Plaintiff attempts to distinguish Parratt on the basis of intent. He argues that the conduct in refusing to return the property was intentional, rather than negligent, as in Parratt. Courts of Appeal are divided on whether the Supreme Court will extend the Parratt requirement of a showing of inadequate state remedies to cases involving the deprivation of liberty interests arising under the first and fourth through the eighth amendments or to intentional property deprivations. See, e.g., Rutledge v. Arizona Board of Regents, 660 F.2d 1345, 1352 (9th Cir.1981) (holding that under Parratt, plaintiff must show that post-deprivation tort remedies available under Arizona law were deficient in order to state section 1983 claim for intentional assault and battery), aff'd on other grounds sub nom. Kush v. Rutledge, --- U.S. ----, 103 S.Ct. 1483, 75 L.Ed.2d 413 (1983); Palmer v. Hudson, 697 F.2d 1220 (4th Cir.1983) (Parratt applies to intentional deprivations of property but not to substantive violation of privacy rights), cert. granted, --- U.S. ----, 103 S.Ct. 3535, 77 L.Ed.2d 1386 (1983); Vail v. Board of Education of Paris Union, 706 F.2d 1435 (7th Cir.1983) (section 1983 extends to protect property interest of employee with implied contract of employment, and since Supreme Court has refused to expand Parratt beyond "a tortious loss of property or result of a random and unauthorized act by a state employee," Parratt rationale does not require employee to allege inadequacy of state law remedies), cert. granted, --- U.S. ----, 104 S.Ct. 66, 78 L.Ed.2d 81 (1983); Friedman, Parratt v. Taylor: Opening and Closing the Door on Section 1983, 9 HASTINGS CONST.L.Q. 545 (1982). See also Ingraham v. Wright, 430 U.S. 651, 97 S.Ct. 1401, 51 L.Ed.2d 711 (1977) (no violation of procedural due process in school paddling case when plaintiff makes no showing that state remedies are inadequate).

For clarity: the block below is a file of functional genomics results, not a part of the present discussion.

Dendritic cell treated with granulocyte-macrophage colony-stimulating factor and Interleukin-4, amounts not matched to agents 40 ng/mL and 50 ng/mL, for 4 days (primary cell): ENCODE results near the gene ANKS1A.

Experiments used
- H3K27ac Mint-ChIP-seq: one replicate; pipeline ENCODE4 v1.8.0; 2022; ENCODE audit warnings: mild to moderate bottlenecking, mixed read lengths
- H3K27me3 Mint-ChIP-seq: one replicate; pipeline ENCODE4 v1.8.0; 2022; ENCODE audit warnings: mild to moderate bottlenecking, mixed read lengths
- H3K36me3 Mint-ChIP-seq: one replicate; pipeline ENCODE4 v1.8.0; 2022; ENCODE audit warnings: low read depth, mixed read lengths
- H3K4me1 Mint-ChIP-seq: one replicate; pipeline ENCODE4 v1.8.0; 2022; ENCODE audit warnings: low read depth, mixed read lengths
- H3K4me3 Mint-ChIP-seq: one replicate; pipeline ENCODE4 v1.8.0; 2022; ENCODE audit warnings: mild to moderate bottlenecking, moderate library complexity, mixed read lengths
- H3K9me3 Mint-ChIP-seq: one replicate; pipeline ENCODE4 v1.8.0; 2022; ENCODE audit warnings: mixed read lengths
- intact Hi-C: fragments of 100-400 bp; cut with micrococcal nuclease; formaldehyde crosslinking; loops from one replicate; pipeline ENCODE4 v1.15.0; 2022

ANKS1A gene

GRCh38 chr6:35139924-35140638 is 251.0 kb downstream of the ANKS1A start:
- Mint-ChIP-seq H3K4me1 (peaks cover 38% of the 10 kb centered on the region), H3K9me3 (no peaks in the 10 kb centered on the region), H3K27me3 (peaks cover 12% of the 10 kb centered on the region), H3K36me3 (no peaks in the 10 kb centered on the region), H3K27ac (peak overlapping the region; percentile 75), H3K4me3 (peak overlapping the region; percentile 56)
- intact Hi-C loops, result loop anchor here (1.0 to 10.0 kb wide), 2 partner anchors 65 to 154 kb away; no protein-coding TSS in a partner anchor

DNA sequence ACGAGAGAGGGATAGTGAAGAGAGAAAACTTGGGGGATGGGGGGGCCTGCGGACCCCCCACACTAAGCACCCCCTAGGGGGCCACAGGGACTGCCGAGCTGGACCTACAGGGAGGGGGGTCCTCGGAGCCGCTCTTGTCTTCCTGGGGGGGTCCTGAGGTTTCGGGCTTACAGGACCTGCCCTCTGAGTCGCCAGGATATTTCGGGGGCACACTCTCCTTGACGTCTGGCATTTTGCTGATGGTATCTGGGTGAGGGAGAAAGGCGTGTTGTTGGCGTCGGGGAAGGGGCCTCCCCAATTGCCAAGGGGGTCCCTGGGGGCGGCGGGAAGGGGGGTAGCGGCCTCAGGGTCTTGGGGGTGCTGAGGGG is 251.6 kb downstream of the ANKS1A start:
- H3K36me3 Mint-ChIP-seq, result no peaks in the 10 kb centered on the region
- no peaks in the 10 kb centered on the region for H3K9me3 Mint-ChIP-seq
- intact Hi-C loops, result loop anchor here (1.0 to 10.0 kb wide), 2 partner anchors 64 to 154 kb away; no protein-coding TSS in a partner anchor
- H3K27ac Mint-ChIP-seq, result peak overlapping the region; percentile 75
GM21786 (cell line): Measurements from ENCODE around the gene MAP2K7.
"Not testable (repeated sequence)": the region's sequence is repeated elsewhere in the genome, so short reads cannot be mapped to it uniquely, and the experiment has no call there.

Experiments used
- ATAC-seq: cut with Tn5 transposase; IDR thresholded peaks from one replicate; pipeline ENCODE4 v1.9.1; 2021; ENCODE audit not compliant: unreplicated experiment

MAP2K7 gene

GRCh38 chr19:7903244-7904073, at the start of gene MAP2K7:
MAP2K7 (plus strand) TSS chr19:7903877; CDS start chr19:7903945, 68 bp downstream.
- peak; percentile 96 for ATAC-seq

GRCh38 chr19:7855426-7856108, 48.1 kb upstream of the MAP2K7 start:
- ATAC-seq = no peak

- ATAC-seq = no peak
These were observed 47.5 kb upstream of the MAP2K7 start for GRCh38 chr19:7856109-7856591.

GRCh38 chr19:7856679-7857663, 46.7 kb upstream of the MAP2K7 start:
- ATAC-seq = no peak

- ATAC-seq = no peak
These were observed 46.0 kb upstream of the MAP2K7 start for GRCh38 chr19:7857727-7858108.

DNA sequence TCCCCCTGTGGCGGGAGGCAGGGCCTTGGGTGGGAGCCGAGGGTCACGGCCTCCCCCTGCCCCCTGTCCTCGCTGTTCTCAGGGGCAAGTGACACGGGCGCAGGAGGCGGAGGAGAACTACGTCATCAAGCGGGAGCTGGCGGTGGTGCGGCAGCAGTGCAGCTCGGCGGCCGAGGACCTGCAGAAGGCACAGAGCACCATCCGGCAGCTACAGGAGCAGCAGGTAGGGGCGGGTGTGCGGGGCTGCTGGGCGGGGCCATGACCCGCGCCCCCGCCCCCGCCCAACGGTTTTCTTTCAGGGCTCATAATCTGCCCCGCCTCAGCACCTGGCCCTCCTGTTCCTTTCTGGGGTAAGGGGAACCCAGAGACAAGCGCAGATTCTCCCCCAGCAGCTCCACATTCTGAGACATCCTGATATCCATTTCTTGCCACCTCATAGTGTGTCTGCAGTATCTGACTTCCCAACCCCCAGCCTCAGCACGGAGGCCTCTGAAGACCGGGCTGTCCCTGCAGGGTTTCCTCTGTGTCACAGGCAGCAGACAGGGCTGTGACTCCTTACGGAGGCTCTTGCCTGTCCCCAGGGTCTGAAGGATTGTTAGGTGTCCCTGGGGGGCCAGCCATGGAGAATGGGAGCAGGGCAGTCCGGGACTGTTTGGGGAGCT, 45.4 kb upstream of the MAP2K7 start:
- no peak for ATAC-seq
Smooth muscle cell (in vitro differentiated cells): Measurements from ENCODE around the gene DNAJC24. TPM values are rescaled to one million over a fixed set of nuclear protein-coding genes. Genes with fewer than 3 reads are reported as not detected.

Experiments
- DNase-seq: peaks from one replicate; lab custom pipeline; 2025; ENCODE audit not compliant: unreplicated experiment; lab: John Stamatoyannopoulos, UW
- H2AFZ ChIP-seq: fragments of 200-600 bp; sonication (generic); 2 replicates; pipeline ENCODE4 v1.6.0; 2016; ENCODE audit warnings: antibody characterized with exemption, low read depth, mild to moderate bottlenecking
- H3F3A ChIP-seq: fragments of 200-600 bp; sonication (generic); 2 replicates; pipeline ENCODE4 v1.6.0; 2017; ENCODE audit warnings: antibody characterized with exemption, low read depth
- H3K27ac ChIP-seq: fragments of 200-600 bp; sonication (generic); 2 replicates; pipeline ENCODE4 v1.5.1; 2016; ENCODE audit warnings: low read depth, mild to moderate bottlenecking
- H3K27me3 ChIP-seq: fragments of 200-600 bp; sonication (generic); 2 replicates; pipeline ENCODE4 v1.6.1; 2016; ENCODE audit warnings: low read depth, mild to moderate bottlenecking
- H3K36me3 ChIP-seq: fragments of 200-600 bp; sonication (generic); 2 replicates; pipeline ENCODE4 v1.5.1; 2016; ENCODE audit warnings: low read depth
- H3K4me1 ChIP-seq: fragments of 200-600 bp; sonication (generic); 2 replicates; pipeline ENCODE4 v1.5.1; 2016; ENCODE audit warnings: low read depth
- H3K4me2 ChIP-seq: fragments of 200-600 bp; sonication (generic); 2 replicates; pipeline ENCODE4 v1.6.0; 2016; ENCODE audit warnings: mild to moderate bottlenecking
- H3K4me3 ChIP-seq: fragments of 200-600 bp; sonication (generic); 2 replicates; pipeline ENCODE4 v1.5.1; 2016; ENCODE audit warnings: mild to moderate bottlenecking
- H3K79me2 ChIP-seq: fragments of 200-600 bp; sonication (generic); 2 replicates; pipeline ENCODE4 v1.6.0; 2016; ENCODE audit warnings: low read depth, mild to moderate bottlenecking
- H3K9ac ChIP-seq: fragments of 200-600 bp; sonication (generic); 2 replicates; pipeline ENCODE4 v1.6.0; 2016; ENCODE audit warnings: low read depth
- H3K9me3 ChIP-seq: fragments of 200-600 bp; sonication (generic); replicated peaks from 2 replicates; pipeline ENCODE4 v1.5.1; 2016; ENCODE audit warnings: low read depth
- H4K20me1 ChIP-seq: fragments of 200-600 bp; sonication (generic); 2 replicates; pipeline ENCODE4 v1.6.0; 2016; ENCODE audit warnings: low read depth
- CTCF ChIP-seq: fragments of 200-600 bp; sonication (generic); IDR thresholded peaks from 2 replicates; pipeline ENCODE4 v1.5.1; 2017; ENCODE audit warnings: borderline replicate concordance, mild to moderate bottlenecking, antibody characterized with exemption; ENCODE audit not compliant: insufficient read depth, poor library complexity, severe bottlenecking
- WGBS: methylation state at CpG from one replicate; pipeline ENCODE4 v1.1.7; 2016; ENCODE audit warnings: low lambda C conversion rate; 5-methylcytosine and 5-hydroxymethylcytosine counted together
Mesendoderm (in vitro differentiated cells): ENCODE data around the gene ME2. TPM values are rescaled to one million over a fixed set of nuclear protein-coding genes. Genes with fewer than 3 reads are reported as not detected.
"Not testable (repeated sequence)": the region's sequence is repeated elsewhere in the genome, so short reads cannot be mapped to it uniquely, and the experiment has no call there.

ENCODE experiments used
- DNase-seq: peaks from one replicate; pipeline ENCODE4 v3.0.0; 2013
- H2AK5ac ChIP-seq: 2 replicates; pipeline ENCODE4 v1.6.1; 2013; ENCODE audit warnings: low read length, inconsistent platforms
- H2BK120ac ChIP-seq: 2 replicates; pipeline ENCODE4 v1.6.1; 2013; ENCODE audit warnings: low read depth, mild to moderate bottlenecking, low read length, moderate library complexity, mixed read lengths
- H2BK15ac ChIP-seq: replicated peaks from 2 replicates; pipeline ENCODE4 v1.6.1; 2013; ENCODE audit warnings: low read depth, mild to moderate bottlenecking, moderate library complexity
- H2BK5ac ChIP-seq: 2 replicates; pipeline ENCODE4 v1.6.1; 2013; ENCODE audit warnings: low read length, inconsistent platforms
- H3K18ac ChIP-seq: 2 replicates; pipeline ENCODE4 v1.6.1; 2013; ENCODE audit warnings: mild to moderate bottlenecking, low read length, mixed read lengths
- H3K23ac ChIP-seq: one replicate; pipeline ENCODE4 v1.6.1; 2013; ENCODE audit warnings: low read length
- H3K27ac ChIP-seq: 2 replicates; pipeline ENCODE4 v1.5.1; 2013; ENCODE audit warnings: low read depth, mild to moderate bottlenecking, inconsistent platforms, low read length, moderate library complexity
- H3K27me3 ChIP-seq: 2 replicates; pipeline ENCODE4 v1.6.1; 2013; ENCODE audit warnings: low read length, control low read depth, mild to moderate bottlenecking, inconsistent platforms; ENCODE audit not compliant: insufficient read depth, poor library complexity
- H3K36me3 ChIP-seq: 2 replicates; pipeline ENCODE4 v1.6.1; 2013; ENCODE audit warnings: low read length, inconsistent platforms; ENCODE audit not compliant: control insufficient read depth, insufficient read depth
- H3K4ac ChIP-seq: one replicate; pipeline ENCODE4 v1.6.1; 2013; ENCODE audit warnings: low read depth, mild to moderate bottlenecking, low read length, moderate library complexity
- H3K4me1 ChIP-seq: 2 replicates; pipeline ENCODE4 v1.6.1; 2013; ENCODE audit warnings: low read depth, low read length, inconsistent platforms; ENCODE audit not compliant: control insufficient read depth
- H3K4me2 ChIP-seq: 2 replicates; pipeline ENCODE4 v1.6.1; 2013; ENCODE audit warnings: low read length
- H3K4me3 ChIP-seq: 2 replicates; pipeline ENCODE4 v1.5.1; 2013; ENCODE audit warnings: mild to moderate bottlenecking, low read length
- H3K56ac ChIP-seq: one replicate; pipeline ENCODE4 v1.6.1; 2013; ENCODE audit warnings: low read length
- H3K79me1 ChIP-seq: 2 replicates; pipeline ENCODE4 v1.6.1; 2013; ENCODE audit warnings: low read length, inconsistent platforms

As we read Parratt, the principle being applied does not turn on the question of whether the claimed constitutional tort affecting property is caused by intentional conduct or negligent conduct or is based on strict liability. Nor does it matter whether the writ at common law would be in detinue (action for wrongful detention of a chattel by a bailor), trespass de bonis asportatis (action for carrying away plaintiff's chattels), trespass on the case (roughly speaking, an action for negligence) or a motion in a criminal case for return of property held as evidence. The reasoning of Parratt appears to extend at least to all section 1983 cases claiming a procedural due process injury to a property interest without regard to whether at common law a plaintiff would have sued in tort or contract and would have based his action on intent, negligence or strict liability.
Policy considerations do not require a federal hearing in procedural due process cases that can be corrected in state court. So long as a state's damage remedies are not shown to be inadequate in theory or practice--that is, so long as there is no systemic problem with the state's corrective process--we see no purpose to be served by further complicating4 section 1983 liability for damages in property cases by distinctions grounded in different types of intent, negligence and strict liability. After all, we are interpreting a general constitutional provision which forbids state deprivations of "property without due process of law," not the Internal Revenue or some other statutory code requiring fine property law distinctions.